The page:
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Behind the scenes with Fire Investigator Mark
CFA News chatted this week to Fire Investigator Mark Collins about the hows and whys behind fire investigation: Part One
Mark, how does an incident controller know when to call in a fire investigator?
One of the many legislative requirements of our Incident Controllers is to “report on the origin and cause of the fire”
This report may occur in a rage of formats – often it is as simple as a determination made by the incident controller through the normal FIRS report.
The Incident Controller needs to be sure that they have correctly identified the cause of the fire – and this regularly happens out in the field in situations where the cause is obvious or easily determined.
What we need to think about though, if we use the example of a house fire, is the ramifications of getting the cause determination wrong.
This could have a devastating effect on the home owner, ranging from a delay in paying out the claim or not paying out at all.
Put yourself in the shoes of the homeowner – they are potentially going through the worst day of their lives, they will want to know what went wrong and why.
My rule of thumb for the need to call in an investigator is – if you wouldn’t be comfortable to defend your determination in a witness box under cross examination, then you probably need an investigator - “You Honour – I reckon it started here” won’t cut it in Court!
You won’t need an investigator for every job – but if you’re not sure, a quick chat with the RDO should point you in the right direction.
The bottom line is – if you’re unsure of the cause then ask for an investigator via VicFire.
What if the fire is suspicious?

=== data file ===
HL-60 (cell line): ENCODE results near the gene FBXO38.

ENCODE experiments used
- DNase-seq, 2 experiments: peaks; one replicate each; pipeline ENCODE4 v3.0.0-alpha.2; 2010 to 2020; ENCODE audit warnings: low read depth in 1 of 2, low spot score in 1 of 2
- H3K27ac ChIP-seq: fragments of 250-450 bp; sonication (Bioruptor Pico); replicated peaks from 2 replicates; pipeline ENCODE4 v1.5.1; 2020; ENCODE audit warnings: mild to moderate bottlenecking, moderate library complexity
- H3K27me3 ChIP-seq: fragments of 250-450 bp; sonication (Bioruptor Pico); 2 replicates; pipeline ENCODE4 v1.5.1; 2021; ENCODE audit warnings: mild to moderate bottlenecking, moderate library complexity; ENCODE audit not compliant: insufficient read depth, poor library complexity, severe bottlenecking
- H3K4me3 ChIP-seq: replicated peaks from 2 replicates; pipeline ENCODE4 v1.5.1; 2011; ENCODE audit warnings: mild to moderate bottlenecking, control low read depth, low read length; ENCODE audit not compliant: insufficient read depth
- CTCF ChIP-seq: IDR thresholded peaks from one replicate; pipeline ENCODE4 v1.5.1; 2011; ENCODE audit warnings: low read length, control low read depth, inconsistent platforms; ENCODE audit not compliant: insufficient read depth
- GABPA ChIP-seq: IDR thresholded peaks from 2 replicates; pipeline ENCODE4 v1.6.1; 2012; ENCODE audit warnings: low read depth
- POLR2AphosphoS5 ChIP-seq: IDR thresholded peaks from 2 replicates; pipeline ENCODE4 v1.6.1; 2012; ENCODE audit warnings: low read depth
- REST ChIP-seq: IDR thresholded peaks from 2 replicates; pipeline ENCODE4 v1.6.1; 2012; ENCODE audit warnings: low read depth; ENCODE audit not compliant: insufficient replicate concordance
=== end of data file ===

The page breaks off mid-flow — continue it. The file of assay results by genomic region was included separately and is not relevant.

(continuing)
CFA works within the Victorian Fire Investigation Policy and Procedure document, which identifies the roles of each agency given a range of situations.
If the fire is clearly suspicious then VicPol are responsible (have primacy) of the investigation. We often work closely with Victoria Police Forensic Chemists during the scene examination. It's a team environment and we have a great working relationship with these experienced and talented people.
If, during the scene examination, the cause is determined to be non-suspicious, then the CFA investigator will then be responsible for producing the primary report – that's some of the reason we work together.
What happens when you arrive at a scene?
If I’m not already in my trusty blue overalls, I’ll don my PPC and get the Investigators tools of trade together – camera, log book and other paperwork etc. Then, I make contact with the IC to let him or her know I’m on scene. If it is safe to proceed then we will begin the investigation process.
What support is out there for brigades and ICs in this field?
Fire Investigation is a specialist field, and each District has a Fire Investigation Coordinator (DFIC) who can provide information about arranging Fire Investigation Awareness Training and brigade or group level sessions on how to protect and preserve a fire scene.
Mark Collins is Operations Officer for the Golden Plains catchment in District 7.
READ PART TWO HERE.